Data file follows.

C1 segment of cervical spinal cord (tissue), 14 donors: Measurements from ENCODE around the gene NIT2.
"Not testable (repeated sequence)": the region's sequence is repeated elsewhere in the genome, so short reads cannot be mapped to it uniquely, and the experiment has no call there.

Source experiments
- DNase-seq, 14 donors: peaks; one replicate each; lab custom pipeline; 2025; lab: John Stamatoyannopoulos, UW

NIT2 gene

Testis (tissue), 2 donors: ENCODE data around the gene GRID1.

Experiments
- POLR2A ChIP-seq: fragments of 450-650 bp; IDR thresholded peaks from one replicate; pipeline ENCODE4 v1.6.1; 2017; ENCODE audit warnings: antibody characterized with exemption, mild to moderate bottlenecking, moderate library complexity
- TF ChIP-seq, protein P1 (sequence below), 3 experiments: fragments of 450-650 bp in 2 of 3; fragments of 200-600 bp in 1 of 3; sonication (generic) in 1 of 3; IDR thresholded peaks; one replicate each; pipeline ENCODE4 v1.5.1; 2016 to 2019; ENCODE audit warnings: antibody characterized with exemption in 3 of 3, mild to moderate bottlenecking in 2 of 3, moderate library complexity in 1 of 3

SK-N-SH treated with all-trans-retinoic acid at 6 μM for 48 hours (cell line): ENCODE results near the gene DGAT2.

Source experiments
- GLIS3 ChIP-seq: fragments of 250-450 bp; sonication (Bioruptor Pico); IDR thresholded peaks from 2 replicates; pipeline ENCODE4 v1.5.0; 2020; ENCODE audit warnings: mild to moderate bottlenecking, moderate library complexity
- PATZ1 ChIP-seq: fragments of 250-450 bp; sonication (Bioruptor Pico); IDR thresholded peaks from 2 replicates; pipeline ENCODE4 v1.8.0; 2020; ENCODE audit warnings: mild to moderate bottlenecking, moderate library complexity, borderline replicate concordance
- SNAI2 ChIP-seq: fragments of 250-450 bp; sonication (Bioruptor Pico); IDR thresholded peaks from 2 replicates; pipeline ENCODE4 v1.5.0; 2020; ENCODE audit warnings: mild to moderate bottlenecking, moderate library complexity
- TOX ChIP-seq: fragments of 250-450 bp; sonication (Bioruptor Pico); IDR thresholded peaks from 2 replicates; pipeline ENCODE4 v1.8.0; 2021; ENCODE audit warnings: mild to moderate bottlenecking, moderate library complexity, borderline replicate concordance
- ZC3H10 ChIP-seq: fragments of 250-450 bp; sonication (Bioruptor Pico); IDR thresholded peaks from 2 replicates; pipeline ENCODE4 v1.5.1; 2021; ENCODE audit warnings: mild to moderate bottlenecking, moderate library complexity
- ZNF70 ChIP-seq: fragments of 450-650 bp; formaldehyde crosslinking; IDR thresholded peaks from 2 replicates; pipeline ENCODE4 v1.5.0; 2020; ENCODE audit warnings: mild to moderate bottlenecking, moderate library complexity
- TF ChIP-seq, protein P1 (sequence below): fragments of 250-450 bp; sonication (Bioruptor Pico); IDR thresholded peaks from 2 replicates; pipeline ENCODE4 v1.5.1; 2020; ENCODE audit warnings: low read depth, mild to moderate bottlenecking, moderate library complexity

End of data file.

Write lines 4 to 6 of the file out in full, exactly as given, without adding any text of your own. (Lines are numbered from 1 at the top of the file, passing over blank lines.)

- DNase-seq, 14 donors: peaks; one replicate each; lab custom pipeline; 2025; lab: John Stamatoyannopoulos, UW

NIT2 gene

Testis (tissue), 2 donors: ENCODE data around the gene GRID1.